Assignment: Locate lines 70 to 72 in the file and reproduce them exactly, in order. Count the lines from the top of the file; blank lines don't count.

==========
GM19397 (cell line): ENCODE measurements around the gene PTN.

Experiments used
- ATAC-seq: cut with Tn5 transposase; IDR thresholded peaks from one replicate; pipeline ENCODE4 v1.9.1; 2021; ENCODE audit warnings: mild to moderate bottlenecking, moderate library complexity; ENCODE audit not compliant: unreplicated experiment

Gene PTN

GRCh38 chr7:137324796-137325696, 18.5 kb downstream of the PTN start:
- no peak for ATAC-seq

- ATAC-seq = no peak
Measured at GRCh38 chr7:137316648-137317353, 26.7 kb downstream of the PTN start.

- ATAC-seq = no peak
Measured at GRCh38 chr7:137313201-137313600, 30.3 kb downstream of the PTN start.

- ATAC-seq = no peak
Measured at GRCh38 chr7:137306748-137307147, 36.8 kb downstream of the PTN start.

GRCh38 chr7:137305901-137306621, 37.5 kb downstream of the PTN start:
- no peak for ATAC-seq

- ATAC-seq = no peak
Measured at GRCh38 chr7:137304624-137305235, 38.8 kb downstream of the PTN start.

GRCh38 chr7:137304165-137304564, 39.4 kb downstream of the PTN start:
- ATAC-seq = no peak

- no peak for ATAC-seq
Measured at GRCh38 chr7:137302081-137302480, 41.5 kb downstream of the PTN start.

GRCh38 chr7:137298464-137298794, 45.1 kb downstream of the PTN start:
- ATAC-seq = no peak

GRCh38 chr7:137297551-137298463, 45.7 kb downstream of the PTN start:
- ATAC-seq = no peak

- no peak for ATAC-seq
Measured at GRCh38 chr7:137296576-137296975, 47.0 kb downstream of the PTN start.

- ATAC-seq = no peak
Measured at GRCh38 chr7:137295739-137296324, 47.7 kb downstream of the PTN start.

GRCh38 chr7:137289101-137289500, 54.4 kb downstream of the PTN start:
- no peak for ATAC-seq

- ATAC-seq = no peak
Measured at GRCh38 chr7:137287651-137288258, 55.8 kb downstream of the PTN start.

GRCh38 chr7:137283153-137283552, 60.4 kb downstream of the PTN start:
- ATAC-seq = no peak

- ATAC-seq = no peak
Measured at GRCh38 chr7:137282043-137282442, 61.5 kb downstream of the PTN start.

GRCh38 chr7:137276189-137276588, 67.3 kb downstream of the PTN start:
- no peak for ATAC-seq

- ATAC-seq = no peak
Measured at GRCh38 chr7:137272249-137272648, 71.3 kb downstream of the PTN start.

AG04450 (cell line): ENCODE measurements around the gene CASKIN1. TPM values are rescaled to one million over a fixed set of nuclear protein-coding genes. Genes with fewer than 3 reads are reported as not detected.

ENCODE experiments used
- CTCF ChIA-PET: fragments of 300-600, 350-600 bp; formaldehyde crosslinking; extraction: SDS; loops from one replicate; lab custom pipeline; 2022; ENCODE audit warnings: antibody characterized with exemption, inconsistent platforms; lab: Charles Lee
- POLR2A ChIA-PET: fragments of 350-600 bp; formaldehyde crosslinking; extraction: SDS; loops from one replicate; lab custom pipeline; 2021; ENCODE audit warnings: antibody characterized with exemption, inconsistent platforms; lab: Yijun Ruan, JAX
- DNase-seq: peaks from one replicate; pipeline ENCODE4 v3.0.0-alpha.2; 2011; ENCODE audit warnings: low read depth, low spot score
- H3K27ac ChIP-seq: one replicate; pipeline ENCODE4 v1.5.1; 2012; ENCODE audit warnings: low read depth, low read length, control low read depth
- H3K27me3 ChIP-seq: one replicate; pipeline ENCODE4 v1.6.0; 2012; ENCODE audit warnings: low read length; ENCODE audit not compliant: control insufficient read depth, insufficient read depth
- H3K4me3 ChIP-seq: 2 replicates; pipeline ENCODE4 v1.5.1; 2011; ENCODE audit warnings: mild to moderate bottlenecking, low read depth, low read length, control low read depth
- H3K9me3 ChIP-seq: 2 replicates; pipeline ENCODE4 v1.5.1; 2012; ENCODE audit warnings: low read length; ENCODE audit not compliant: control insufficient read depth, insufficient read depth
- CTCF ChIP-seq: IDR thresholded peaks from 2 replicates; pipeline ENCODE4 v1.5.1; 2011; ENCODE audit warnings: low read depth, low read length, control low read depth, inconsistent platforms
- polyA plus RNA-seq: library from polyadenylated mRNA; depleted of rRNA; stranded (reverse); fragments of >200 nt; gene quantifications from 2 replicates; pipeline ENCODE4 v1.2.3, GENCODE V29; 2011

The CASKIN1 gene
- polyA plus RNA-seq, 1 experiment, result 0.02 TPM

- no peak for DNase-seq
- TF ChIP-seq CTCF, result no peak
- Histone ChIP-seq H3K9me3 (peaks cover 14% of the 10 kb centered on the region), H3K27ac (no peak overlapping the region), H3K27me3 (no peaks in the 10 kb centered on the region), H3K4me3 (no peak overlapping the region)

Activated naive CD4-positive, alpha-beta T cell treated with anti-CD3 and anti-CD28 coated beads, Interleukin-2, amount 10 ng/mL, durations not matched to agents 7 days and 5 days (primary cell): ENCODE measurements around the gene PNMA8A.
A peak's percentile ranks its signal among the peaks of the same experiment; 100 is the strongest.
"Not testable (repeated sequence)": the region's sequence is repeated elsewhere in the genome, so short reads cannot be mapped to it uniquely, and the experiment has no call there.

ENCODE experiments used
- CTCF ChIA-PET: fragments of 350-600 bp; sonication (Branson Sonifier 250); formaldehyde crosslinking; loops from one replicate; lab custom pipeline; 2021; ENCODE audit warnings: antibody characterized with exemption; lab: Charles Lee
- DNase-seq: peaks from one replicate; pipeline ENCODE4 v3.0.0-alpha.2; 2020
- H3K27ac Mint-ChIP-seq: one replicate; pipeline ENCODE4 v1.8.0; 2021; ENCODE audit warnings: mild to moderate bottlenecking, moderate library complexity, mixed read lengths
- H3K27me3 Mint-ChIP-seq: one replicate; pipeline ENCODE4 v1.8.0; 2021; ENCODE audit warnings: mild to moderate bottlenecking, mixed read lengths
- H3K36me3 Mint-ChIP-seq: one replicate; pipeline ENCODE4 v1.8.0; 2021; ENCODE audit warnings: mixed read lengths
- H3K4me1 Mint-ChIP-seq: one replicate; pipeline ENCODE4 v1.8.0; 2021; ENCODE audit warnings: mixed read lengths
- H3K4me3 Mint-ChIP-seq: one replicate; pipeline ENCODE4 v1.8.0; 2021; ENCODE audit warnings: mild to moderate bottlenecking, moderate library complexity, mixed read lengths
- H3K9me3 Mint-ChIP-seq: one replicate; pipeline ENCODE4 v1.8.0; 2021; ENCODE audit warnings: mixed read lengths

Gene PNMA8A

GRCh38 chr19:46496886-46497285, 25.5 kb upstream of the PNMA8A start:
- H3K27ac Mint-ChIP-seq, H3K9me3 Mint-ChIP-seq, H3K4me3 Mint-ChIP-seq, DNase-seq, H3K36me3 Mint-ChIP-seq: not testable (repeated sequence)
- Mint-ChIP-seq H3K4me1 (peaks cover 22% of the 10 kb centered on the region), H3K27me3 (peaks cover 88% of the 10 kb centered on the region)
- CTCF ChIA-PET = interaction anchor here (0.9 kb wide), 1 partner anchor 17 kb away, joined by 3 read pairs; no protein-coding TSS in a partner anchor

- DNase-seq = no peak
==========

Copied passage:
GRCh38 chr19:46496886-46497285, 25.5 kb upstream of the PNMA8A start:
- H3K27ac Mint-ChIP-seq, H3K9me3 Mint-ChIP-seq, H3K4me3 Mint-ChIP-seq, DNase-seq, H3K36me3 Mint-ChIP-seq: not testable (repeated sequence)
- Mint-ChIP-seq H3K4me1 (peaks cover 22% of the 10 kb centered on the region), H3K27me3 (peaks cover 88% of the 10 kb centered on the region)